“There are legitimate arguments for retaining some species of animals in captivity,” says Princeton University professor Peter Singer, whose landmark 1975 book Animal Liberation helped launch the animal-rights movement. “That doesn’t mean that people have to go and look at them.”
Research in just about every discipline of science relevant to zoo animals over the past few decades has bolstered the moral arguments against captivity. Neurology research has shown that mammals possess the same brain chemicals that give humans self-awareness. Behavioral studies have demonstrated that some species experience social relations previously not understood. Animal psychologists have concluded that animals experience many of the same mental-health ailments suffered by humans.
Popular culture has helped make the case. The documentary Blackfish showed the emotional damage wreaked upon orca whales at SeaWorld. (The company has since announced that it will phase out killer-whale shows.) Last year, social media was suffused with outrage following the May 28 killing of Harambe at the Cincinnati Zoo. Critics asked whether the zoo needed to kill Harambe, a member of an endangered species, to save the child who had fallen into his exhibit.
After doing so much to shape the zoos we experience today, Hancocks now spends more time thinking about what he sees as their imminent downfall. Zoos are more interested in the illusion of making visitors think animals are well cared for than in actually helping them, he argues. A modern exhibit may look better than a cage, but an animal may derive little benefit from it. Landscape details are artificial, and fake grass is electrified to keep animals in one place.
“A concrete tree is as useless as a light pole,” says Hancocks. “They give an illusion that they’re making progress, but I think from the animal’s point of view, they’re really no better off.”
Most zoo officials, unsurprisingly, don’t agree. Many have dedicated their life to working with animals and have formed deep bonds with the creatures under their care. But these days, even while they push to improve the lives of their charges, they’re also fending off protests, lawsuits and publicity stunts by animal-rights groups. Some of the zoo officials I spoke with used words like “extremist” and “zealot” and said they feared the movement would ultimately end the good they believe comes from their zoos.
Conservation–the work of protecting endangered species–is at the top of their list. The AZA strongly encourages zoos to spend at least 3% of their budgets on field conservation efforts. Foremost among those efforts are breeding programs. The AZA creates in-depth survival plans for endangered species and has saved, among others, the red wolf and the California condor. Both have been reintroduced to the wild after living on the brink of extinction.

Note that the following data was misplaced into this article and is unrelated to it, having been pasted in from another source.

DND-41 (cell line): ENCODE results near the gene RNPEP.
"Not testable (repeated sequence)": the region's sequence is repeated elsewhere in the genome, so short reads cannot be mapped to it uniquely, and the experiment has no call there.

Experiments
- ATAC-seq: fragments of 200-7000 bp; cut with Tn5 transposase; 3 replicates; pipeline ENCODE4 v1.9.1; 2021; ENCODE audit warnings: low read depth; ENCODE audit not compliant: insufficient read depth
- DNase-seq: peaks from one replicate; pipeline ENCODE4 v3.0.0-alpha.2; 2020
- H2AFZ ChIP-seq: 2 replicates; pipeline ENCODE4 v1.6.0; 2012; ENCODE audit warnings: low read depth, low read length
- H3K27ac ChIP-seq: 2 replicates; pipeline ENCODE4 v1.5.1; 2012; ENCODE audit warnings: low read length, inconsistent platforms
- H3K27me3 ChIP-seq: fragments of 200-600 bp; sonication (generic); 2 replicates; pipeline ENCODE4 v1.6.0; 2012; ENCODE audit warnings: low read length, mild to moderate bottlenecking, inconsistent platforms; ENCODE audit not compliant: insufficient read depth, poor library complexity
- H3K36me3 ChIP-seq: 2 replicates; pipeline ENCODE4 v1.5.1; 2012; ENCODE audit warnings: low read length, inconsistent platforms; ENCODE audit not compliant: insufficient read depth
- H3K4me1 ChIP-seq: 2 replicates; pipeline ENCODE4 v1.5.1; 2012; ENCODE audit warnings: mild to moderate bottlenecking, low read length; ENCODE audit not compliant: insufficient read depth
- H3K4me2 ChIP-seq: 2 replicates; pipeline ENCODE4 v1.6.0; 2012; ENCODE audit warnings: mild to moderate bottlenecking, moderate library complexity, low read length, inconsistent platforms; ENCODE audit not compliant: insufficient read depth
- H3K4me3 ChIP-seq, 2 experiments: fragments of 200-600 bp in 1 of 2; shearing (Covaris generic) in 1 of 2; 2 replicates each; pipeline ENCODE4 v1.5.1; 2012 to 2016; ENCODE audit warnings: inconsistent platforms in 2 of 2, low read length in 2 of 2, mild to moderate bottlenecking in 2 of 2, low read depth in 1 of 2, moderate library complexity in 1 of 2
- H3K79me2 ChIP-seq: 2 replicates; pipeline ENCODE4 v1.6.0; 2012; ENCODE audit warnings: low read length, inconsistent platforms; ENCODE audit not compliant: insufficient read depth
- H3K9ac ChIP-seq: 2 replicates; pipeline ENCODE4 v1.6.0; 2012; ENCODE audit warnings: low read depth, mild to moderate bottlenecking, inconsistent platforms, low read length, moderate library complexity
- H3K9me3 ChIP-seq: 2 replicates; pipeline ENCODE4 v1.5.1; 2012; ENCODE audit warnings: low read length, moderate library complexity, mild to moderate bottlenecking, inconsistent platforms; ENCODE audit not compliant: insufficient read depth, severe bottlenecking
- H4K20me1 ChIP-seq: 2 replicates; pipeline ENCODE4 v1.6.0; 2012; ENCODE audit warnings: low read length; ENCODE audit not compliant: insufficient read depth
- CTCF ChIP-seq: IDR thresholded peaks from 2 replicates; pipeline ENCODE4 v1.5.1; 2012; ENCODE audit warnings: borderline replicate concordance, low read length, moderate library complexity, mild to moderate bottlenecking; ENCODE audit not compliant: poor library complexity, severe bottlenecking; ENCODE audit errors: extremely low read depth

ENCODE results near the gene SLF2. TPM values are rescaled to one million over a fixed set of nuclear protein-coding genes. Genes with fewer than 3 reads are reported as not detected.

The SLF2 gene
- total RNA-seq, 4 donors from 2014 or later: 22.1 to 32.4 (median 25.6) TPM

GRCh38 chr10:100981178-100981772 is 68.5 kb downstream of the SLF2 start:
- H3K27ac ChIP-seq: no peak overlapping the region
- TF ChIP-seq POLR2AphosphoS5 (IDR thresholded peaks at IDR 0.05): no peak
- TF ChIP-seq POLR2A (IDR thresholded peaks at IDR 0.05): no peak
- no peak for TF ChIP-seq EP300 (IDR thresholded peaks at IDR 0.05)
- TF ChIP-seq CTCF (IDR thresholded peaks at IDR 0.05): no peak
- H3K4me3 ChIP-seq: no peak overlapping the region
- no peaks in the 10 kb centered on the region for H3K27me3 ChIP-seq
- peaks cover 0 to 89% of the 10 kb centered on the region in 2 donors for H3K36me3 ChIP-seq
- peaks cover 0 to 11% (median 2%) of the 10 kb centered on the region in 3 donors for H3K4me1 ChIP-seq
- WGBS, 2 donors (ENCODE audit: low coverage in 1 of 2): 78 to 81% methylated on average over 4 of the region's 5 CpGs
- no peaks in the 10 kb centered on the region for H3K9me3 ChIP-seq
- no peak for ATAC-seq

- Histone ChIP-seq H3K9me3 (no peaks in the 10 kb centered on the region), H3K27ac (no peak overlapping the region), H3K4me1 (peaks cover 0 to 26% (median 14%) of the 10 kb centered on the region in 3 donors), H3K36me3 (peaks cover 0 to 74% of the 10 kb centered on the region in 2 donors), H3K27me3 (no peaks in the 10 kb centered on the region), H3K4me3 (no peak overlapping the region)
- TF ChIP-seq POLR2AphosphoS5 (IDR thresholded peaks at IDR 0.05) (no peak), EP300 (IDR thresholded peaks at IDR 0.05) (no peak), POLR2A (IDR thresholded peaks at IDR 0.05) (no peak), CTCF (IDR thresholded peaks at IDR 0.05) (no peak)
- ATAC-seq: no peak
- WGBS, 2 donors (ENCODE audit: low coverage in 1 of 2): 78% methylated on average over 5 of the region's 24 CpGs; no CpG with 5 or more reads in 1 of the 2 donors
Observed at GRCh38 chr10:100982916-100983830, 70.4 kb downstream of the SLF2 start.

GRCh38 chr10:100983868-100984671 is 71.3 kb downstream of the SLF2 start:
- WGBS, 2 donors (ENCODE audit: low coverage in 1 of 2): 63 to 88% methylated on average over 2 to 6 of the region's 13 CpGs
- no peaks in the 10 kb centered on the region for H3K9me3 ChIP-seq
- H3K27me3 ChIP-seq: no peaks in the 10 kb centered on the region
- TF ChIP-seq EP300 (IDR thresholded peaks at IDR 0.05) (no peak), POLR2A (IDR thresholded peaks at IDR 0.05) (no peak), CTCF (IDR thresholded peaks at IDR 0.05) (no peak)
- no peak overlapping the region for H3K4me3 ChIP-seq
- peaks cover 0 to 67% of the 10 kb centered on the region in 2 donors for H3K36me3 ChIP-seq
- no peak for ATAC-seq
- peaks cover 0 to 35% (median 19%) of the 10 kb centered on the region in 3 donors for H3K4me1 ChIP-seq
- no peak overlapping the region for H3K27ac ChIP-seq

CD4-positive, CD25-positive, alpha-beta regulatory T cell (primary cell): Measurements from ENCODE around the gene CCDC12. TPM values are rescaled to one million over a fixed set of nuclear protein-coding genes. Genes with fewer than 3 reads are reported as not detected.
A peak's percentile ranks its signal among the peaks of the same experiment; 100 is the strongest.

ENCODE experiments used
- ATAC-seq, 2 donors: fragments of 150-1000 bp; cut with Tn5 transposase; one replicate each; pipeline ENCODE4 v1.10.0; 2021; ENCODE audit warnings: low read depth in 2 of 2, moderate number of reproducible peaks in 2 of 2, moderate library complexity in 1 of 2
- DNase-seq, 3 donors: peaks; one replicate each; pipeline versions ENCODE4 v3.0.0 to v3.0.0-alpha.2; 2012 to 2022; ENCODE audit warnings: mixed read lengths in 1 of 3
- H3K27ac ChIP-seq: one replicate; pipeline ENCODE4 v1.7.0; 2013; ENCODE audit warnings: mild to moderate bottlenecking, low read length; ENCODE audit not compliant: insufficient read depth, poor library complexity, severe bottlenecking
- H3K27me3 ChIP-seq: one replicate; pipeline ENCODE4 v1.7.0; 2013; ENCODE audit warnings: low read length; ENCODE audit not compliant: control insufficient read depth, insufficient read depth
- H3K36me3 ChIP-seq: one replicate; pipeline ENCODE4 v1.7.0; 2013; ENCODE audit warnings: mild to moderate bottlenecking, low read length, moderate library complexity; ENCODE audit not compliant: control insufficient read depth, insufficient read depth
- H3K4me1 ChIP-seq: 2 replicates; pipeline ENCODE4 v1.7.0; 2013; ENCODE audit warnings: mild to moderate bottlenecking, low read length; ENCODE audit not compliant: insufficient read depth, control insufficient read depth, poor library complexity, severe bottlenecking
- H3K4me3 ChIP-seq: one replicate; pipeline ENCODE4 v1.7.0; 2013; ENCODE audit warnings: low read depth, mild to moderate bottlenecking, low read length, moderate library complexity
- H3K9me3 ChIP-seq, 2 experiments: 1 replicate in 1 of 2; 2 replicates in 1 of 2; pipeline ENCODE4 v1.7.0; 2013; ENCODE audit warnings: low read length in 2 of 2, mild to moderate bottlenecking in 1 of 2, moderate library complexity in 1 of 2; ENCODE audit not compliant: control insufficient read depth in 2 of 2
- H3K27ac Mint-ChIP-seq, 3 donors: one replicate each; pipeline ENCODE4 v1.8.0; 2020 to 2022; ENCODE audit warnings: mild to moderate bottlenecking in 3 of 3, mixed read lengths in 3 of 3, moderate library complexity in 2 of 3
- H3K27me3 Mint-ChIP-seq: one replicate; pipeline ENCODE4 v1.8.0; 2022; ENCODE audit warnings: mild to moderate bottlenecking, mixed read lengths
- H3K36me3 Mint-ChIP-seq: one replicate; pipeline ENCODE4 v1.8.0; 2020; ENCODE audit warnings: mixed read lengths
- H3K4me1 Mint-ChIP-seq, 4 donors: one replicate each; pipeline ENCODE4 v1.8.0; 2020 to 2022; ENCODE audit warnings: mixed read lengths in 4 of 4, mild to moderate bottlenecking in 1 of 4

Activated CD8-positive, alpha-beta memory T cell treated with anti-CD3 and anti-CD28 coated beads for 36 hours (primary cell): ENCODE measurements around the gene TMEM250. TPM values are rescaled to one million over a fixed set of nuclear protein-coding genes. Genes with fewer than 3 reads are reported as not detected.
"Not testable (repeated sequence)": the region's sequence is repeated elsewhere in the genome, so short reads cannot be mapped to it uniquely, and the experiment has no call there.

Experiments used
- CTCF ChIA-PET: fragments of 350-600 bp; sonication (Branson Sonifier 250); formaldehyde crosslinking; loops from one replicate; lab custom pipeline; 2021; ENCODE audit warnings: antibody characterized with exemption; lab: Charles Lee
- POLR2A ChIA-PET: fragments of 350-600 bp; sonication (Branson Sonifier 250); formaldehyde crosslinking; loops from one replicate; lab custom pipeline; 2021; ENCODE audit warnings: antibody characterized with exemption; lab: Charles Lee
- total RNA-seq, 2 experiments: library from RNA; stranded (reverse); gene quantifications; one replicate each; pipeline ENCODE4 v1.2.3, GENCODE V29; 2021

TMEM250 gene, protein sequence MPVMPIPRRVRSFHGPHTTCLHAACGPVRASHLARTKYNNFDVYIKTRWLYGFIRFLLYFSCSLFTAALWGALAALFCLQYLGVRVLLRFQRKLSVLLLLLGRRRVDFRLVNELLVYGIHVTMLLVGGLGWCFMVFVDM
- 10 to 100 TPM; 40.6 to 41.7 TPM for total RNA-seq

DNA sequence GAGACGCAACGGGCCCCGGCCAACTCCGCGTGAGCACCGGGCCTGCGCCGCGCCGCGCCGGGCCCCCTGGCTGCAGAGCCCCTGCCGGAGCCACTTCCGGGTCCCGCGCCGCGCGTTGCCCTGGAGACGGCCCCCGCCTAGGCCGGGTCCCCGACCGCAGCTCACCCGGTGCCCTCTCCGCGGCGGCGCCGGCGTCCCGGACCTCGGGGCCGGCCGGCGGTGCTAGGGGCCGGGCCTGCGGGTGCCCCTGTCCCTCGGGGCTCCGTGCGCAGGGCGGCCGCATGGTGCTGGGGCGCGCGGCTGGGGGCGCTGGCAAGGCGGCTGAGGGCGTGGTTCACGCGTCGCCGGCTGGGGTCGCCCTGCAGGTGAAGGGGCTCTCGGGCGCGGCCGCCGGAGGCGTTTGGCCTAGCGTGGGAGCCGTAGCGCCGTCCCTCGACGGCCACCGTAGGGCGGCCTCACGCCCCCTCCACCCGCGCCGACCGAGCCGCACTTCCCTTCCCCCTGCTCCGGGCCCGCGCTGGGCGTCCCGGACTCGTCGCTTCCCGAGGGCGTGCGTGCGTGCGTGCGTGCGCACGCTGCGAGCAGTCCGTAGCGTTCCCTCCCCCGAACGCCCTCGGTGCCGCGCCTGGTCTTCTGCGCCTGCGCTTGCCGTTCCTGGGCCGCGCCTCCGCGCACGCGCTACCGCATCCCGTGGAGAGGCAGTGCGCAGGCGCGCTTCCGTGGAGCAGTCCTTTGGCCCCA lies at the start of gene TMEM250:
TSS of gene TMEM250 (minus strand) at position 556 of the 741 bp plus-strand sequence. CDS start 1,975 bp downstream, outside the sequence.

Other endangered animals bred in captivity–particularly large animals like elephants, lions and bears–could never adapt to the wild and will inevitably live the rest of their lives in zoos. And then there are the big efforts that fail–like the case of Lonesome George, the last remaining Pinta Island giant tortoise when he died in 2012. Researchers in the Galapagos spent years trying to breed him with females of a closely related species (at one point some even considered showing him an X-rated tortoise film), but he had no interest. His species died with him.
Against that backdrop of success and failure, more zoos have broadened their definition of conservation. Instead of saving a species, some argue, they advance conservation work by educating patrons and pushing them to donate to the cause. Other zoos tell their visitors to act on climate change to protect animal habitats across the globe. “If you cannot connect every single exhibit to something in the wild, then you shouldn’t build it,” says Rick Barongi, a former Houston Zoo director. “You have to be part of the conservation story. You can’t just be writing checks.”
Not everyone buys the conservation mission. “I think this conservation quilt that zoos are wearing is quite dubious attire,” says Hancocks. “I would go so far as to say I think they are doing a disservice to conservation. They tell visitors over and over that zoos are saving wildlife, and visitors think, Oh good, the species are saved.”
Zoos are fundamentally conservative institutions. Many of the most respected ones have been around for more than a century and have built their facilities over time and devoted countless resources to breeding. The people who run them are slow to make changes and, when they do, those changes can take years to implement.
Most of the zoo officials I talked to acknowledged some concerns about the future–but many were also reluctant to embrace dramatic shifts like the unzoo. Indeed, some in the field have already criticized Zoo360 as outlandish, calling it a lot of hype without substantially changing the exhibit. Coe has largely turned his attention to developing international zoos in developing countries like Afghanistan, where he works pro bono and can share his vision of the future of zoos.
On the human side of the equation, one thing remains clear: people still enjoy a chance to see and get close to animals. More than 170 million people visited zoos in the U.S. in 2015, according to the AZA, up 10 million from 10 years prior. And many zoos have experienced record attendance. “The business continues to change and evolve–like any business,” says David Walsh, who founded Zoo Advisors, a zoo financial-consulting firm. But, he adds, “people are still going to zoos. And they’re going in bigger numbers than they were before.”
Still, those numbers will do little to diminish the growing outrage of animal-rights activists, and if cockroaches replace elephants in the country’s top zoos, strong attendance will undoubtedly decline. “Where are we going?” asks Towne, formerly of Seattle’s Woodland Park Zoo, repeating my question. “I guess I’m worried.”